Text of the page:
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Losing Weight Improves Memory In Older Women, Study Finds

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LOSING WEIGHT IMPROVES MEMORY
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Here's another reason for women to lose weight. Losing weight could improve memory in older, overweight women, according to a new small study.

In addition, the women's brain activity actually changes in the regions of the brain that are vital for memory tasks after weight loss.

“Our findings suggest that obesity-associated impairments in memory function are reversible, adding incentive for weight loss,” said lead author Andreas Pettersson, M.D., a Ph.D. student at Umea University in Sweden, in a statement.

The results were presented this week at The Endocrine Society’s 95th Annual Meeting in San Francisco.

The findings are important because previous research has shown that obese people have worse episodic memory -- or the ability to recall events that happen throughout one’s life -- than people who are not obese, researchers said.

But the new study suggests this discrepancy may be reversible.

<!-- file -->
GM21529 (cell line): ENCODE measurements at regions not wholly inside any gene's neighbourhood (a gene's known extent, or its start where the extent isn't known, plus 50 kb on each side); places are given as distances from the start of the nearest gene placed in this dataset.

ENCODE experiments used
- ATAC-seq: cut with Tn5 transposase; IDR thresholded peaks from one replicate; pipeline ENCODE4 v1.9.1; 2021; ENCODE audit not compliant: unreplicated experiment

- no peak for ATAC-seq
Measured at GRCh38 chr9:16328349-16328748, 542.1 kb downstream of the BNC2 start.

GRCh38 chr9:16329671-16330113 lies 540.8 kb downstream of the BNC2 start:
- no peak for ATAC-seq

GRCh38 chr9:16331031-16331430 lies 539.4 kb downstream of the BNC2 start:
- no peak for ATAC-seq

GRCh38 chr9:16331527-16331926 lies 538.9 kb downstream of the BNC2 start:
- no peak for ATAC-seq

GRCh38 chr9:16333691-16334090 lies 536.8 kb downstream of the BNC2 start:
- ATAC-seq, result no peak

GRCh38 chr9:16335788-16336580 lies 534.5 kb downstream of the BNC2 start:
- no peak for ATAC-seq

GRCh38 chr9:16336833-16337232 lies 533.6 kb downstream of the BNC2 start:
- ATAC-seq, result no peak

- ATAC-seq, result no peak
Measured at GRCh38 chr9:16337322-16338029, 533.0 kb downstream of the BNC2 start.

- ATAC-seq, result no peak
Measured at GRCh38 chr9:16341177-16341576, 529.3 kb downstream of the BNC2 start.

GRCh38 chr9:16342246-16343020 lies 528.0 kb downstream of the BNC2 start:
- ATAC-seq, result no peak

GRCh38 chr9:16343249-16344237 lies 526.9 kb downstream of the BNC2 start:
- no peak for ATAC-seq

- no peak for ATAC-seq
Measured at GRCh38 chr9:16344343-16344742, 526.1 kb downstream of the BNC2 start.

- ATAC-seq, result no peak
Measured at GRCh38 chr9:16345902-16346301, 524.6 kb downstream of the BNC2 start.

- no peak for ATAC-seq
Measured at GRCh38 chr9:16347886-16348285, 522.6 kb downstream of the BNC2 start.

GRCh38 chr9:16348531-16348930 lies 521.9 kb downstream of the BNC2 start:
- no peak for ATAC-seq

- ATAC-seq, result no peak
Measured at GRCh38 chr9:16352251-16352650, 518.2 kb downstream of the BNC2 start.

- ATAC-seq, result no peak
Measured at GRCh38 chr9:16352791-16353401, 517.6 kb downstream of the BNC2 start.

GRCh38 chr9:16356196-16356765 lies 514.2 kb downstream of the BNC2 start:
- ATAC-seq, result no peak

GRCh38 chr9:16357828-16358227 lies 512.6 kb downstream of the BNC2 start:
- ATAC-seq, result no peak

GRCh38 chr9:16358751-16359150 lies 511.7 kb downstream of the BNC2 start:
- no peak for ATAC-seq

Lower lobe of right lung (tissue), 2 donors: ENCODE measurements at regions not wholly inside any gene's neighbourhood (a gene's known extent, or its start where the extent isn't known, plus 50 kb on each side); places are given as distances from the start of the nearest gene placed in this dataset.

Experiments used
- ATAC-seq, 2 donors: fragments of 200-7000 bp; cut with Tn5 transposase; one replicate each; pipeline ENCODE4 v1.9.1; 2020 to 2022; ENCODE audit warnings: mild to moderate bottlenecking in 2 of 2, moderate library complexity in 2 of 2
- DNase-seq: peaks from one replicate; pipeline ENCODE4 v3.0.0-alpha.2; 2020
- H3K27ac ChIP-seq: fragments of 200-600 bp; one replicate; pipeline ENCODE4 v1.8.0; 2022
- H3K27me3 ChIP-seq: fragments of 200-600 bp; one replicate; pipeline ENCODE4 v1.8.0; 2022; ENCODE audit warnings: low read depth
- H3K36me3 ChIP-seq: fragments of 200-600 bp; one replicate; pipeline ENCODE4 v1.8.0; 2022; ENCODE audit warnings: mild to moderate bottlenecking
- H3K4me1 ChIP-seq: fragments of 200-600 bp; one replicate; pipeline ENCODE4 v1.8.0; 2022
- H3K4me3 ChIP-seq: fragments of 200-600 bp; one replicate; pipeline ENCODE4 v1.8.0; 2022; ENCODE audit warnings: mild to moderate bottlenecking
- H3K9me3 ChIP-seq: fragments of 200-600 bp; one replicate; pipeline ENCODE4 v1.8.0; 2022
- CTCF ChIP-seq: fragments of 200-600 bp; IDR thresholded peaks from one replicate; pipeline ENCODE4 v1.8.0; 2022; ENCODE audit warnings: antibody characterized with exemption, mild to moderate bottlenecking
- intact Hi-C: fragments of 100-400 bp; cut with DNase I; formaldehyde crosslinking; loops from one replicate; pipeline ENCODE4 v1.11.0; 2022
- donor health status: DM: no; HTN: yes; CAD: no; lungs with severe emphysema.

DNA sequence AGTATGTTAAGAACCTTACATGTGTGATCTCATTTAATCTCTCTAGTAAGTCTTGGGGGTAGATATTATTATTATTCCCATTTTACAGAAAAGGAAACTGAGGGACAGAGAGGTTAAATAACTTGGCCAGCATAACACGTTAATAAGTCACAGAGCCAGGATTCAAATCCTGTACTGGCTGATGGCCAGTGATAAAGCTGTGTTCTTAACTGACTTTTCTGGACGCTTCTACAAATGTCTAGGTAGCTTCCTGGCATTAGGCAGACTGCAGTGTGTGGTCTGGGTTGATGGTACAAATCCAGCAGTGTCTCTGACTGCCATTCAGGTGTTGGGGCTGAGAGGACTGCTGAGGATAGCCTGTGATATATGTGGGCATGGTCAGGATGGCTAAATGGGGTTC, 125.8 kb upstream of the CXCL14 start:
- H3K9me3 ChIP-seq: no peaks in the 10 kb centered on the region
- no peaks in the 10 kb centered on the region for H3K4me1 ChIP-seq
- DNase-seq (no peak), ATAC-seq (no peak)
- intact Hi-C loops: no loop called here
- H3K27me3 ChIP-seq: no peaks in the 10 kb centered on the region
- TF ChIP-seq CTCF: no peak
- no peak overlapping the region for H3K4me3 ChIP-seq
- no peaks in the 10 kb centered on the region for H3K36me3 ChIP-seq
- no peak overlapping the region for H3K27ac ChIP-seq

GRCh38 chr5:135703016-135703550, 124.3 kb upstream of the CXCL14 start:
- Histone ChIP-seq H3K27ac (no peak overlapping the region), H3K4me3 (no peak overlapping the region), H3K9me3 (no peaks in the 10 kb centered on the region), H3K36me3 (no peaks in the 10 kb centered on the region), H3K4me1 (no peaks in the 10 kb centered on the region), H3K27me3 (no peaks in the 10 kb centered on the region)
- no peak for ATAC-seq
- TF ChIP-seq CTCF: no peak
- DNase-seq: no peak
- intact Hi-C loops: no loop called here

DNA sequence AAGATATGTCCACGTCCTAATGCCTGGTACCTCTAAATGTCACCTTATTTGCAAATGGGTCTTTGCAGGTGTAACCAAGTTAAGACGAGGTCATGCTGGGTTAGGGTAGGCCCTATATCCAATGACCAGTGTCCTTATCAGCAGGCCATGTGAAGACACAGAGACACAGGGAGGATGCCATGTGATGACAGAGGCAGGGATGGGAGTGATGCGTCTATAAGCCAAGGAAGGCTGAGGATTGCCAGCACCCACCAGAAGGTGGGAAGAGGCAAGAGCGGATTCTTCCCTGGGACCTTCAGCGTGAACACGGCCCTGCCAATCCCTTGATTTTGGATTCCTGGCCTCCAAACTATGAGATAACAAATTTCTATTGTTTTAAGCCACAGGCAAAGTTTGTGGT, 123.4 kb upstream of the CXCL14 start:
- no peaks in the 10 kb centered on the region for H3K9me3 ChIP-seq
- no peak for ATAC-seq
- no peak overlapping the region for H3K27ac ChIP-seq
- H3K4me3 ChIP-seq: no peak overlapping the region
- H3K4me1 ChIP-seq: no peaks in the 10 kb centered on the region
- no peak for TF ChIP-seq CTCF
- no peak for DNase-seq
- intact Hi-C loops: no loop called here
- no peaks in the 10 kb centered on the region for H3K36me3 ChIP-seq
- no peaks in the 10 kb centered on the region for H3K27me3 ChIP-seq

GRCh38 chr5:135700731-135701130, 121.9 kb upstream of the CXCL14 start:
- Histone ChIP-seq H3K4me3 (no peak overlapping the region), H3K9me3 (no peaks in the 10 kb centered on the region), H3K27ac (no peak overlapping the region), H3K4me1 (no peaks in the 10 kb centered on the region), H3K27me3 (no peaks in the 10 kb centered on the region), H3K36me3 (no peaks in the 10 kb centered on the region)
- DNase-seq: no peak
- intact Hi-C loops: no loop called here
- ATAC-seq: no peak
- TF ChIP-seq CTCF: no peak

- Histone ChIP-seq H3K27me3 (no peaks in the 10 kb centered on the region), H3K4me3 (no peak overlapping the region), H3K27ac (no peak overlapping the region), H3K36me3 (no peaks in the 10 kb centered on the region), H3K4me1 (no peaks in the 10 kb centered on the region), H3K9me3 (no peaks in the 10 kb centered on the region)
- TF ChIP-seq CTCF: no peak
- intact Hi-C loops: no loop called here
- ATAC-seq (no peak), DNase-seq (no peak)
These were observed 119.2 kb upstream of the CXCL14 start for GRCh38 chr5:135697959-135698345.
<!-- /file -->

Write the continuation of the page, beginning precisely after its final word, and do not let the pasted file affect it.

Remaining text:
The study included 20 overweight, post-menopausal women with an average age of 61, who were randomly assigned to one of two healthy diets for six months. Researchers measured the women's body mass index before and after the diet, and also tested the subjects' episodic memory by having them memorize unknown pairs of faces and names, then recall later on what letter each person's name began with.

Researchers found that memory performance improved after weight loss, and brain scans confirmed that the women had grown more adept at storing and recalling memories.

“The altered brain activity after weight loss suggests that the brain becomes more active while storing new memories and therefore needs fewer brain resources to recollect stored information,” Pettersson said in a statement.

The findings could be of interest to a large number of people. Overall, 36.1 percent of women aged 25 and older are obese; this includes 7.4 percent of women who are severely obese, according to the U.S. Department of Health and Human Services.

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